No Smoking Youth Club highlights history, health

Program held annually to mark Black History Month

Program held annually to mark Black History Month

February 24, 2008|By MARIE GILBERT

From a discussion of slavery in Maryland to health challenges facing today's black population, there were plenty of pauses for serious thought Saturday afternoon at the Martin Luther King Jr. Community Center.

The program, titled "Family and Friends Day: Black History Tribute," was sponsored by the No Smoking Youth Club, a Washington County peer education program.

The guest speaker was Andy Smith, president and executive director of Brothers United Who Dare to Care.

The event is held annually to mark Black History Month, he said.

Smith provided a timeline of black history in Maryland and Washington County, starting in 1634, when the first blacks arrived in Maryland to work on a plantation that employed slave labor. By 1755, about one-third of Maryland's population was derived from Africa, he said.

He discussed the rich history of blacks in Washington County, noting that "our history is all around us."

Smith pointed to Asbury United Methodist Church, built in 1818, which is the oldest church in Hagerstown built for a black congregation. And in 1839, the Rev. Thomas Henry incorporated Ebenezer AME church.


Even the community center, itself, has historic significance, he said, having served as the first school for secondary education for blacks in Washington County.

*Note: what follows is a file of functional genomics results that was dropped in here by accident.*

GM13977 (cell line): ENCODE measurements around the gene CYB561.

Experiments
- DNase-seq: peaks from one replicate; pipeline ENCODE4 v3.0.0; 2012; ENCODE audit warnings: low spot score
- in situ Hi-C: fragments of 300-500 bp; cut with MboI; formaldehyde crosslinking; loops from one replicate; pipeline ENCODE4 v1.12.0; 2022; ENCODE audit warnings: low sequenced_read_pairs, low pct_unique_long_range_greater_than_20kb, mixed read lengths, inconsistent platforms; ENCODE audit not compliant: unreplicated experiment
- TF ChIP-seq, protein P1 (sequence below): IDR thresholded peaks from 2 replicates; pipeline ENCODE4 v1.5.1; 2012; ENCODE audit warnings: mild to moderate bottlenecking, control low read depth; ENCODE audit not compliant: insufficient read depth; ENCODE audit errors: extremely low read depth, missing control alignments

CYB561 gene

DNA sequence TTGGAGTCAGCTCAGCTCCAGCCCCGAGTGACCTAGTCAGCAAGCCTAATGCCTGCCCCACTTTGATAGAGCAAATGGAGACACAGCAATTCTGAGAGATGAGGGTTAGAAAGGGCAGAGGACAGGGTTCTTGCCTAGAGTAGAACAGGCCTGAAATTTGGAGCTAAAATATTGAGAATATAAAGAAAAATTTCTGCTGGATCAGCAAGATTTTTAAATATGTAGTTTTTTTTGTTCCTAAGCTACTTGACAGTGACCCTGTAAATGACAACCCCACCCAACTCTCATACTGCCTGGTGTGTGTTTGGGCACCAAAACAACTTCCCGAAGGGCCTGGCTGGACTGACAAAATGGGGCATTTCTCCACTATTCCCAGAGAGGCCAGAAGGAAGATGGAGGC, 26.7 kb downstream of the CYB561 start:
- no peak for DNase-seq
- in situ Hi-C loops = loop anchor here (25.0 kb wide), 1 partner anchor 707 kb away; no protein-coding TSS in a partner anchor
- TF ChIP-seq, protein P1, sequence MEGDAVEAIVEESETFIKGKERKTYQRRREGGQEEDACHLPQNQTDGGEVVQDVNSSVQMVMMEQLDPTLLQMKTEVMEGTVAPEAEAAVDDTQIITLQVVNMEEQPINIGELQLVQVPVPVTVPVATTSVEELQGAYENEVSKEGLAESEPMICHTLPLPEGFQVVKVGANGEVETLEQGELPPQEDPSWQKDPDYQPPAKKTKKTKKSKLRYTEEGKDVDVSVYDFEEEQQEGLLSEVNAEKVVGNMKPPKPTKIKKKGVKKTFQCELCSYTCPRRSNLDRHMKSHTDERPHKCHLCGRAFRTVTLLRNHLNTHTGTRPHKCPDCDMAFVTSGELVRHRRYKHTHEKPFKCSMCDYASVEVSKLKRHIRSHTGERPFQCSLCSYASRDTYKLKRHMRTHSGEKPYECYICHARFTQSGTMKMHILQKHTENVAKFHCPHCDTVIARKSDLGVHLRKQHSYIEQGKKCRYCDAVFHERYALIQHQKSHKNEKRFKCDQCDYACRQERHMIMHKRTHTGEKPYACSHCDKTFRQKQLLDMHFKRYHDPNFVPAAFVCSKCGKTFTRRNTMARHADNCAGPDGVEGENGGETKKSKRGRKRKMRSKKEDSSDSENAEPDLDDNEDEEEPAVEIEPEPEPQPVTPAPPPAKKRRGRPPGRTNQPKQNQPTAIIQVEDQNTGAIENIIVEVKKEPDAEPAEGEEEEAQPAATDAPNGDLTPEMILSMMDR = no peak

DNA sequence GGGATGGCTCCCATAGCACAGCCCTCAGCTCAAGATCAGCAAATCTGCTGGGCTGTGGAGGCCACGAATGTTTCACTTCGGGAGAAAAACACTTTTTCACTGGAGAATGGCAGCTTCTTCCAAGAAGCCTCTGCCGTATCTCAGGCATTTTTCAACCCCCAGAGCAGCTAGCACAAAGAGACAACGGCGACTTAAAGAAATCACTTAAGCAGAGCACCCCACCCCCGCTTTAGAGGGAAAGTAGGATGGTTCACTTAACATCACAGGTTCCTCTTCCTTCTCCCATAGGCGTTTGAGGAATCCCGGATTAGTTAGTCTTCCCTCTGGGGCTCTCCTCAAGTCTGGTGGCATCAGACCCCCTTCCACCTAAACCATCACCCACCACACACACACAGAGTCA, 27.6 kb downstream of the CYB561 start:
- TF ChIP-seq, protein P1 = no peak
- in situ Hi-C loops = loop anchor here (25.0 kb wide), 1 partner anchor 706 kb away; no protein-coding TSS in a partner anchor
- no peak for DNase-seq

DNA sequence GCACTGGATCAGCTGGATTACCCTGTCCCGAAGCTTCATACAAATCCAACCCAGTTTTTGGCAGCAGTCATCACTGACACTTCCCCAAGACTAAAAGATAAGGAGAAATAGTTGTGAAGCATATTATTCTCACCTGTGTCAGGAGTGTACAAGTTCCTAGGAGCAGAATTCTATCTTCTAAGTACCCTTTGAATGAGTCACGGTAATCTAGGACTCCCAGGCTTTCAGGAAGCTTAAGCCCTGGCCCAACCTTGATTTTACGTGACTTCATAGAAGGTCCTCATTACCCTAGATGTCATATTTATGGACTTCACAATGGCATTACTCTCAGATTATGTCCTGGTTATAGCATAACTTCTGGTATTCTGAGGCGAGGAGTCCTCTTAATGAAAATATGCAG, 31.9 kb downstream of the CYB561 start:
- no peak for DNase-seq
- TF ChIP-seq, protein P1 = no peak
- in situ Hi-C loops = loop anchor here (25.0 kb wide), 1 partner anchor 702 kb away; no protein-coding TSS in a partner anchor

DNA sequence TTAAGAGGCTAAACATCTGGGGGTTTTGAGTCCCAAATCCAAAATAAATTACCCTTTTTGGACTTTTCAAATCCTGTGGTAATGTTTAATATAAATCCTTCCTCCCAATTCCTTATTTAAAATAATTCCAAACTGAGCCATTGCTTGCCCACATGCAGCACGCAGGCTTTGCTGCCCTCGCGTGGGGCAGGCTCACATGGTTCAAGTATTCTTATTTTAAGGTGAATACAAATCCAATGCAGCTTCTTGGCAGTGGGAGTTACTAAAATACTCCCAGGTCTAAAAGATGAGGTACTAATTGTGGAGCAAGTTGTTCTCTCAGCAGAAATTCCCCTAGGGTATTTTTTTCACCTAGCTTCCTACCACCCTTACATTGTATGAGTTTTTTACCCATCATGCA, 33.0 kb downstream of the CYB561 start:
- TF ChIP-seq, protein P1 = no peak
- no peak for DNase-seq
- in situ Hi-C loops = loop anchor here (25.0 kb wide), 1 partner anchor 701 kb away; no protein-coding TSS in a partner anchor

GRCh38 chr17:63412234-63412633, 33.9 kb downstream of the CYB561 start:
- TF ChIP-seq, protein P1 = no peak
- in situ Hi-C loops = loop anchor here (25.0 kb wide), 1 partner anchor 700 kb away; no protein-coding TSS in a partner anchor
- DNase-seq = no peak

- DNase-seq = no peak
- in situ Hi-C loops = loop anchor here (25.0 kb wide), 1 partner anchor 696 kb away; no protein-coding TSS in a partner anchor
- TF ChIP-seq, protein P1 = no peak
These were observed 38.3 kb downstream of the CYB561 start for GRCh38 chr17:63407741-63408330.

History also has had an impact on the health of many blacks, Smith said.

The health habits and lifestyles forced on slaves became a part of who they were - from the foods they ate to the stress in their lives.

"But this is a history that you can change," Smith said. "There are things we can do to put black health back on track."

Smith said many medical issues are not limited to the black community.

"We have become a society that consumes the wrong foods, that doesn't get enough sleep and doesn't incorporate adequate exercise in our lives," he said.

Smith also targeted smoking, calling it "one of the major causes of so many health problems."

"It is the basis for our No Smoking Club," he said. "When I see a 12-year-old lighting up a cigarette, it's just crazy that tobacco is in the hands of someone so young. If you know someone who smokes, help them change their own history."

Smith challenged blacks to focus on healthier lifestyles.

"We can't change the lives of our forefathers, but we can do a lot of things to make our lives better," he said.

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